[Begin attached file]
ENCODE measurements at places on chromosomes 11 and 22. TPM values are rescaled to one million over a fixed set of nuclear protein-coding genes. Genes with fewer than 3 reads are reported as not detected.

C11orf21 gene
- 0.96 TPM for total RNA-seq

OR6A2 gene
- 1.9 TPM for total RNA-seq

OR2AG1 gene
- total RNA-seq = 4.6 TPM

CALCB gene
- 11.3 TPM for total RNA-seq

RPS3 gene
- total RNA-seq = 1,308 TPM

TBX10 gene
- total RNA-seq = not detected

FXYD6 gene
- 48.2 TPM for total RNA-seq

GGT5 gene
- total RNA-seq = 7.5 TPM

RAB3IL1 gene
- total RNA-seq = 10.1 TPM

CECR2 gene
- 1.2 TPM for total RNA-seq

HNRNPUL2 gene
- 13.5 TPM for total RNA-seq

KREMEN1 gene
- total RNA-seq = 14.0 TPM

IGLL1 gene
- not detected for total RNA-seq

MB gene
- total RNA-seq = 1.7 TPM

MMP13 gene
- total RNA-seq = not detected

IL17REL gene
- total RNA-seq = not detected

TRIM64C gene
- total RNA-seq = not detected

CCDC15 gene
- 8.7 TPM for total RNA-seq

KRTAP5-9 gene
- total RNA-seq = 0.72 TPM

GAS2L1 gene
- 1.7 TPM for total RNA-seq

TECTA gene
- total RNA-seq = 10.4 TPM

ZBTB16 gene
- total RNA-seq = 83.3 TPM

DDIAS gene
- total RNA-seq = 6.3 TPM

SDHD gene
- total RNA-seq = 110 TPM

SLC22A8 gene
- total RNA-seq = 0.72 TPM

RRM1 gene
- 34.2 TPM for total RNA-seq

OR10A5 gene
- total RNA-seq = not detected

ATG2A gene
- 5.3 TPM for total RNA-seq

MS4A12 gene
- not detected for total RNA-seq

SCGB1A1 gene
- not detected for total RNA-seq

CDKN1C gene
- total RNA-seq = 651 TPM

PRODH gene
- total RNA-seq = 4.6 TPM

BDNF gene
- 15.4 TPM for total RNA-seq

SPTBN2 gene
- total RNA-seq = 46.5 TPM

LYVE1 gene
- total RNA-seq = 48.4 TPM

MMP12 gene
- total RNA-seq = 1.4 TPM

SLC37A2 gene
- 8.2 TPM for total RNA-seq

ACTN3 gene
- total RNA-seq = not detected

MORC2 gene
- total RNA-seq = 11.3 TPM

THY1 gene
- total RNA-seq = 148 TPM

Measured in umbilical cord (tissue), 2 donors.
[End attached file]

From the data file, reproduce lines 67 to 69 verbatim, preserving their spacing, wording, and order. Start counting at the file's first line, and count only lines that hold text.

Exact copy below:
- 15.4 TPM for total RNA-seq

SPTBN2 gene
- total RNA-seq = 46.5 TPM